Electronics will allow us to expand the utility of vision aids much more effectively, but the military are not helping nearly as much as the entertainment industry.
Ideally, there would be a respected award for innovation in this space, perhaps the 'Bird Forum Better Seeing' prize, given annually for the greatest advance in seeing. I'd nominate Stephen Ingraham and Holger Merlitz as members of a jury of perhaps a dozen, along with someone from Canon and from Sony.
I think you are right on the Nikon WX. The only way optical designers seem to be able to improve binoculars optics is with increasing complexity. Field flatteners, more complex prisms, and more and more glass in the binocular makes improvements costly to the consumer and out of reach for many people. The new alpha's are approaching $3000.00 and over. It is getting ridiculous.
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Old Tuesday 13th March 2018, 22:16   #64
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Hmm. Dunno. Had a nice Peugeot roadbike about then, but my newer CF Giant roadbike is a different beast entirely. Although I think Di2 shifters and disc-brakes (neither of which interest me) on roadbikes are innovations for their own sake, and merely complicate a machine that has reached perfection. I fear that in a few years, only bikes with Di2, discbrakes and those awful press-fit bottom brackets will be available. Sorry, wrong forum
Your right Sancho caliper brakes are history. You use to be able to fix your bike yourself now you have to take it to a technician. You sound like you like to keep things simple in your bike and your binoculars. I see why you still like the porro-prism. They are simple but they work.
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Old Tuesday 13th March 2018, 22:34   #65
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Hmm. Dunno. Had a nice Peugeot roadbike about then, but my newer CF Giant roadbike is a different beast entirely. Although I think Di2 shifters and disc-brakes (neither of which interest me) on roadbikes are innovations for their own sake, and merely complicate a machine that has reached perfection. I fear that in a few years, only bikes with Di2, discbrakes and those awful press-fit bottom brackets will be available. Sorry, wrong forum
I share your fears about electronic shifters, disk brakes (ubiquitous where I am, the epicenter of "gravel grinding"), and press-fit bottom brackets. The tech of the 1990s will be available forever, esp. if you are willing to ride a metal frame, but maybe not the tech in between that and the latest stuff being pushed.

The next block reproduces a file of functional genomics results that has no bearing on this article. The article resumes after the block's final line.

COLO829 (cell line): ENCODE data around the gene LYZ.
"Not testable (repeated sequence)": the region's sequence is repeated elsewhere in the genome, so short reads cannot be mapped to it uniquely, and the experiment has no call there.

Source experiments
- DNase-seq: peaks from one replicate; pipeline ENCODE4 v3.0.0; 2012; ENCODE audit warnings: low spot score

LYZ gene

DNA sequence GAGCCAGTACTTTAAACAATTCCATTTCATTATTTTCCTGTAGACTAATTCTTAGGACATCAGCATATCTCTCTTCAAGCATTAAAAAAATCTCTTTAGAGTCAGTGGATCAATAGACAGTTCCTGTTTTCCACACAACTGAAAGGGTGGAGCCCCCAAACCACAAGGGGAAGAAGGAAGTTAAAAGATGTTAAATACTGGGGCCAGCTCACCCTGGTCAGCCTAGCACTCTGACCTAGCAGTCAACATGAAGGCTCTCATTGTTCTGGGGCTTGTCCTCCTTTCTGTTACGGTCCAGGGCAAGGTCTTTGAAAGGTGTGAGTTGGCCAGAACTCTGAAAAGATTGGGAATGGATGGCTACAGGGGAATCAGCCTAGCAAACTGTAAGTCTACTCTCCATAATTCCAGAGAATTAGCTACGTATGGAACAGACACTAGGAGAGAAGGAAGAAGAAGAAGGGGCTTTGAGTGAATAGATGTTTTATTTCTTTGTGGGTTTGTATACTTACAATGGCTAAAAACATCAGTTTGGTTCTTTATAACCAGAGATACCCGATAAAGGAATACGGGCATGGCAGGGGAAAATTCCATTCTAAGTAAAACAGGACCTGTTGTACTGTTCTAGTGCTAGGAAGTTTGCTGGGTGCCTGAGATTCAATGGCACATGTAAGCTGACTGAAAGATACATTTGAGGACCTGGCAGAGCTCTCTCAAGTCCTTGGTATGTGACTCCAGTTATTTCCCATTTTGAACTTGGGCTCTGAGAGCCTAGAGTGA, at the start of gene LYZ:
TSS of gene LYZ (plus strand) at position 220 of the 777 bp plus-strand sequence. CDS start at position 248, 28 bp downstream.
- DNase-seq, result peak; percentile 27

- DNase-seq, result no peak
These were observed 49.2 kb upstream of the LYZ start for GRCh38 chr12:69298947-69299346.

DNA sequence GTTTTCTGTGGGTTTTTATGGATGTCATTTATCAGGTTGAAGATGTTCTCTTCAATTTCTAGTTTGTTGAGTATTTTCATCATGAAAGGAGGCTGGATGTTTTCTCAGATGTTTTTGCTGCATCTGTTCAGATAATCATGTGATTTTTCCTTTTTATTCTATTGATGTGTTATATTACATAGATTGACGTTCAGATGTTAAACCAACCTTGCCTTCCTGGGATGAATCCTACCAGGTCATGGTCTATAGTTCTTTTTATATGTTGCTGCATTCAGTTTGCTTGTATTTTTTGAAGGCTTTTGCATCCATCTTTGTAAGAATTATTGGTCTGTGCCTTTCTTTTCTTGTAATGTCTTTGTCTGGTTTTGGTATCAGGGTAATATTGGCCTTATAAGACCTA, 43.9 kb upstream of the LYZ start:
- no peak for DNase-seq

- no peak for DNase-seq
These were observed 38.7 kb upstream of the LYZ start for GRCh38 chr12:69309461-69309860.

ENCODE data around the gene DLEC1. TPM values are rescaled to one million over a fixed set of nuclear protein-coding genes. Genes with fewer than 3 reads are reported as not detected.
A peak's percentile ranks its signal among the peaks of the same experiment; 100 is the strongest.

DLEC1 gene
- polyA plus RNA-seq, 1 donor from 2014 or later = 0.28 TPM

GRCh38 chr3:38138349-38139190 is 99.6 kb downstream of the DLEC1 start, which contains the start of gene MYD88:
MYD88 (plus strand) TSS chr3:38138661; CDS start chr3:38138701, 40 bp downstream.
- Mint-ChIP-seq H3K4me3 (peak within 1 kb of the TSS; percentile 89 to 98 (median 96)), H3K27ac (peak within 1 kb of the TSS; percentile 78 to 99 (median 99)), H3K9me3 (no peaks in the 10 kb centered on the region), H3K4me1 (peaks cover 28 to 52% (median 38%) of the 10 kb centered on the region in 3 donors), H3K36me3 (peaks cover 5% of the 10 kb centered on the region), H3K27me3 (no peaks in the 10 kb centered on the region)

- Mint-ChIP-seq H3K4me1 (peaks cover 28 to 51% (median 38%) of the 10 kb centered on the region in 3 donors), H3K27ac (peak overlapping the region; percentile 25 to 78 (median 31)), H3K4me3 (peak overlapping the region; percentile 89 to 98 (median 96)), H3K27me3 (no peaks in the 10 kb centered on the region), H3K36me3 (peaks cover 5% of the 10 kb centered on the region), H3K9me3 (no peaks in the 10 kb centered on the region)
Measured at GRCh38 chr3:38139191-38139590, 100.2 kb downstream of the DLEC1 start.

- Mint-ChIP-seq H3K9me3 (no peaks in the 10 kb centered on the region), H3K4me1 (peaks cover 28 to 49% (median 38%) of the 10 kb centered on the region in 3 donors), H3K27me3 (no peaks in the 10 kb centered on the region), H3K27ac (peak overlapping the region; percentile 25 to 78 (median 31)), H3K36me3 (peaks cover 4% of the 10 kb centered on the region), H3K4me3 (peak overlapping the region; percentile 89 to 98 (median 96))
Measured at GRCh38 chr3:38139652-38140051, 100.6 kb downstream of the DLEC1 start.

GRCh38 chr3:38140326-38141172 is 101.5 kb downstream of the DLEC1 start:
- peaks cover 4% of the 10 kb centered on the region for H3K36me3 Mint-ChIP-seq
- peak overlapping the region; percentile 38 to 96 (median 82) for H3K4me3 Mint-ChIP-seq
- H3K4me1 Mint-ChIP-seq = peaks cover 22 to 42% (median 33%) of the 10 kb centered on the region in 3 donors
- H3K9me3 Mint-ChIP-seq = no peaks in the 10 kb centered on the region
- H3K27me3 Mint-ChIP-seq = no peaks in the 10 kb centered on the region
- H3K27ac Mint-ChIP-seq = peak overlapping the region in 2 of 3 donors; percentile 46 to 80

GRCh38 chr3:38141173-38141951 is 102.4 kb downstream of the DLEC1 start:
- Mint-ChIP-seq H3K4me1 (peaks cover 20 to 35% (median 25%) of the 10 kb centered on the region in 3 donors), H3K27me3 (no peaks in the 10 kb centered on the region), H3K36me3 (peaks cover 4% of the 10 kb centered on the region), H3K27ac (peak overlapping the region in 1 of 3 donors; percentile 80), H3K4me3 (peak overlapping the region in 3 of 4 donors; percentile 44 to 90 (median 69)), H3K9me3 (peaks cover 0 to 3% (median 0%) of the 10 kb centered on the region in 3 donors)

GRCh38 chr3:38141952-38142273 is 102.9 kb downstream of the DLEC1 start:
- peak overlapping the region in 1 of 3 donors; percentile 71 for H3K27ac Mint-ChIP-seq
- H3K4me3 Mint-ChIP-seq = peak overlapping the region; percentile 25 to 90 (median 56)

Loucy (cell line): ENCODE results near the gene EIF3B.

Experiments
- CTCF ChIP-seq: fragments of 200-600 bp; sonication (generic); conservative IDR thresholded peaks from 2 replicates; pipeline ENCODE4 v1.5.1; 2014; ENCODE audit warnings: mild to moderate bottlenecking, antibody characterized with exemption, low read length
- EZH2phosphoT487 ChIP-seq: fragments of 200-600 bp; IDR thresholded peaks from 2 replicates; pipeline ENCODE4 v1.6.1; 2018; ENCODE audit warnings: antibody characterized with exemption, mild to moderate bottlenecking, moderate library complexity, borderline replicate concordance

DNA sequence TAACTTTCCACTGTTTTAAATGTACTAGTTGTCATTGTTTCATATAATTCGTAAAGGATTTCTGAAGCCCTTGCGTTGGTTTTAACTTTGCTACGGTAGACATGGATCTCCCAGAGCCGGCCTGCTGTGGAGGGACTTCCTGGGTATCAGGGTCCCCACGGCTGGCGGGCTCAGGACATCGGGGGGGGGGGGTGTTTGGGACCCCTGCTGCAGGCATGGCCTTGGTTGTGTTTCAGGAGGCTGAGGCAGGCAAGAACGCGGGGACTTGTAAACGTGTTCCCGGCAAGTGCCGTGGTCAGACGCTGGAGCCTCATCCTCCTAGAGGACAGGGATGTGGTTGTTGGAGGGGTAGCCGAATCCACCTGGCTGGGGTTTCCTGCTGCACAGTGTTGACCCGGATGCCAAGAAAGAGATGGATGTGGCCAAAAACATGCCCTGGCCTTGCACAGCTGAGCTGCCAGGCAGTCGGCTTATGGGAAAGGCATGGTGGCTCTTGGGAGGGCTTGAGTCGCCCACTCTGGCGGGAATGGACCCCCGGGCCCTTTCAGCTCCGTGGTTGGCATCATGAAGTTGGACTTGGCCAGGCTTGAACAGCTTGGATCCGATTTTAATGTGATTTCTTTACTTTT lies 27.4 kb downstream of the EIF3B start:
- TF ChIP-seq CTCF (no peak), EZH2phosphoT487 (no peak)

I don't doubt your Peugeot and Giant are different beasts, but how much of that is new tech vs. geometry and set-up? I have several bikes for different purposes, and they are all very different beasts, but they are all old tech frames (steel, titanium) and equipped with (by today's standards) old-tech (yet high end) components. Frames of the ones I use mostly include Columbia cruiser from 1950-60s, Bianchi Project 1991, Electra StreetRod 7 700c ~2001, Litespeed Classic 2004, Surly Crosscheck 2008. They're all very very different frames, with very different components, but I think the differences in handling, stability, assertiveness, etc. come mostly from tire width, bottom bracket drop, head angle, top-tube vs stem length etc. I've tried, but haven't been tempted by CF frames.

No! Not wrong forum. For me, it's like discussing tripods. I use my bikes for birding (sometimes :)

--AP

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Old Tuesday 13th March 2018, 22:53   #66
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The aim is for us to see, the picture taking is a trivial add on.
The Nikon WX is an illustration that basic optics technology is at a dead end, the added glass needed to achieve extra wide FoV cost dearly in terms of weight, bulk and light transmission.
Electronics will allow us to expand the utility of vision aids much more effectively, but the military are not helping nearly as much as the entertainment industry.
Ideally, there would be a respected award for innovation in this space, perhaps the 'Bird Forum Better Seeing' prize, given annually for the greatest advance in seeing. I'd nominate Stephen Ingraham and Holger Merlitz as members of a jury of perhaps a dozen, along with someone from Canon and from Sony.
Or just enjoy the birds and their song before the earth is covered in electronic debris and batteries and all the other stuff that we don't need.
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Old Wednesday 14th March 2018, 00:51   #67
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There are a lot of inventions through the history that didn't make it because they were to stupid and there was no real need for them. Digital binos is such an "invention". Especially as you can buy a 600-1000mm super-zoom bridge camera for $300 that takes surprisingly good photos and video of birds etc.
There's no reason that technology like this, and improved iterations, couldn't take an (r)evolutionary fork into a binocular form factor and ergonomics.

I'm not real keen on having my eyeballs bombarded by electrons, and the EVF's are not yet up to snuff in terms of resolution, colour fidelity, and lag time - but I would like to see the Sony DEV - 50 continue to evolve and improve via new model iterations.

The increased low light amplification, improving our acuity would be a worthwhile (if rather electronic representation of the world) function after the sun has set --- provided we would be able to walk out of trails/ride bikes/drive cars afterwards without being paralysed by 'firefly' blindness!



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Old Wednesday 14th March 2018, 00:53   #68